FIG. 5 is a cross sectional view of another type of prior art keyboard switch. The keyboard switch housing 50 has a width roughly corresponding to that of the keypad and has an open bottom. Inside the housing 50 there is located a switching dome 52 which rests on a bottom plate 51 closing the housing 50 from below. As with all previously described embodiments, contacts 51a and a contact bead 52a oppose each other at the spacing of the switch travel SH. Resting on the top of dome 52 is a plunger 55 which has a long guide channel 53 extending through the entire thickness of housing 50, including a portion 50a which extends upwardly from the top thereof. To the plunger 55 there is connected an extra wide keypad 56 which has an actuating surface 56a that extends across its entire width.
If, as shown in FIG. 5, an actuation force FB acts at the outer rim of the surface 56a of keytop 56, a high tilting moment will occur which creates a high magnitude resisting forces FS1 and FS2. When the counterforce produced by switching dome 52 reaches its maximum value FN after travelling distance SX, this tilting moment may be so great as to lead to a breakage of plunger 55. This is because, according to the force triangle and owing to the nearly horizontally extending Culmann's straight line C, the actuation force FB necessary to displace key 55/56 with respect to the dome force FN. increases by 1.5N, which corresponds to a 400% increase in force.
Compared to this, the keyboard switch shown as a third embodiment of the invention in FIG. 6 has substantially more favorable force values.
Since the construction of the keyboard switch embodiment of FIG. 6 corresponds to that of the embodiments shown in FIGS. 3 and 4, the structure of the keyboard switch of FIG. 6 will not be discussed in detail herein. The only difference is that the legs 67 are not flush with the outer corner of the keypad 66, but are recessed somewhat toward the inside thereof. Accordingly, the top side of the housing 60 is provided with passages for legs 67. The guide ridges 69 which can be seen in FIG. 6 are chamber walls which separate the actual switch area from the guide area so that any dirt or humidity penetrating through the passages 64 is kept away from the switch contacts. In the embodiment shown in FIG. 3, it is likewise possible to prevent dirt penetration by extending guide ridges 39 to form a closed square frame.
If, as shown in FIG. 6, an actuation force FB acts at the outer rim of surface area 66a of keypad 66, then the plunger 65 is in contact with the right hand side of central guide hole 63. At the same time, one or more of the slide cams 68 will press against the associated guide ridges 69.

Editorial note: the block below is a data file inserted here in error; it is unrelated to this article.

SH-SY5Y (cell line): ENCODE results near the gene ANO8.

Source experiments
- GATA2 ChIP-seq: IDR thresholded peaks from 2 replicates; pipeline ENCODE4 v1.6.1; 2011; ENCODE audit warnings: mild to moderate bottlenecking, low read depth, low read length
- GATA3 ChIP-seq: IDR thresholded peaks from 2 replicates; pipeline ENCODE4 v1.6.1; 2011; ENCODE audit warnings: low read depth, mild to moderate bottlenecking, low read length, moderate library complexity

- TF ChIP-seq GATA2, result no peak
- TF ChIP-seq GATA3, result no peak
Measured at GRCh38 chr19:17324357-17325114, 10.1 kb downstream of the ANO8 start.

When the counterforce of the switching dome 62 reaches its maximum value FN after travelling distance SX. as shown in the force-distance diagram of FIG. 6, resisting forces FS1 and FS2 appear at the indicated points. The Culmann's straight line C which is drawn through the previously mentioned intersection points, assumes a substantially steeper angle than the corresponding line C of FIG. 5. As is evident from the graphical calculation in the associated force triangle, the increase in actuation force FB is 0.9N, about 15% of the value associated with the embodiment of FIG. 5. This comparison clearly shows the effect of the keypad guide member in addition to the effect of the plunger guide member.
As mentioned previously, flat keyboard switches are required primarily in connection with alpha-numeric keyboards. Whereas earlier keyboards Were mainly composed of individual key assemblies, it has recently become common practice to use keyboard frames in which all key assemblies share a common housing. The bottom surfaces of such keyboard frames are subdivided into a great number of compartments each of which contains the contacts of one switch.
Referring to FIG. 7, there is shown a part of an exploded perspective view of such a keyboard frame 70. In FIG. 7 the guiding facilities are visible from the outside because the key elements 75-77 are shown in the upper part of the drawing. These key elements 75-77 correspond to those of the embodiment described in connection with FIG. 3. Each key element consists of a plunger 75 formed integrally with a keypad 76. The keytops are provided with diagonally opposite legs 77 having L-shaped cross sections which are flush with the outer corners of the keytop 76. On the inner surfaces of the ends of these legs, slide cams 78 are disposed. The keyboard frame 70 comprises parts 70a which project upwardly from the top surface with guide holes 73 for receiving respective plungers 75. In order to receive members 77 keyboard frame 70 is provided with passages 74 having cross sectional shapes corresponding to those of legs 77. Together with the interior compartment walls, these passages serve as guides for legs 77.
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|EP1158553A1 *||May 24, 2000||Nov 28, 2001||TELEFONAKTIEBOLAGET L M ERICSSON (publ)||Keyboard comprising a dome foil|
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|U.S. Classification||200/344, 200/517, 200/345|
|Cooperative Classification||H01H2217/01, H01H2221/026, H01H2215/004, H01H13/14|
|Sep 14, 1993||FPAY||Fee payment|
Year of fee payment: 4
|Feb 13, 1998||REMI||Maintenance fee reminder mailed|
|Apr 19, 1998||LAPS||Lapse for failure to pay maintenance fees|
|Jun 30, 1998||FP||Expired due to failure to pay maintenance fee|
Effective date: 19980422